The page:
Australian scientists have developed a wet-suit that can limit the affects of shark-bite.
With the number of fatalities related to shark-bite increasing, the revolutionary new suit could help save the lives of surfers, scuba divers, snorkelers and even beach-goers who could otherwise become potential shark-chum.
The wet-suits have been developed at Flinders University, Australia using a light-weight material that can contain injuries caused by shark bite by reducing blood loss.
Researchers tested nine variants of two fabrics to create a blend of ultra-high molecular weight polyethylene fibres (UHMWPE), Newsweek reported. The latter is one of the toughest fibres in the the world, nearly ten times tougher than steel and almost 1.5 times tougher than Kevlar-onto neoprene, a type of synthetic rubber generally used to create wetsuits.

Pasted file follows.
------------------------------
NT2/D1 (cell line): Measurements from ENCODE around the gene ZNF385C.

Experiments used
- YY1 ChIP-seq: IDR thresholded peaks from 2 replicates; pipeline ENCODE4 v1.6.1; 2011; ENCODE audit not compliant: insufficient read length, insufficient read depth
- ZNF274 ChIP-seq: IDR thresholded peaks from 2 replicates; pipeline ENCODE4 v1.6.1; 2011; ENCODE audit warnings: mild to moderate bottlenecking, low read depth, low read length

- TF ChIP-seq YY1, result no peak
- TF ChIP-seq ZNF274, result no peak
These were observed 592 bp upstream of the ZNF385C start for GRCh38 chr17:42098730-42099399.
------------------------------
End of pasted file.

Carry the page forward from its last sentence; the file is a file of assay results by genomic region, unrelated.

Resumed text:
The material was tested with 3D models first and then with real time-life great white sharks using wooden dummies to check for punctures and lacerations in case of an attack. The experiments proved that the new material was much stronger and resistant to bites, lacerations, punctures and rips that standard neoprene.
While the wetsuits indeed reduced blood loss, the researchers stressed that it was not yet clear what impact the new fabric may have on human tissue, ie. damage caused by the bite to skin tissue.
As per data provided by the International Shark Attack File (ISAF), there were 2,785 confirmed unprovoked shark attacks between 1958 and 2016 around the world. 439 of these proved fatal.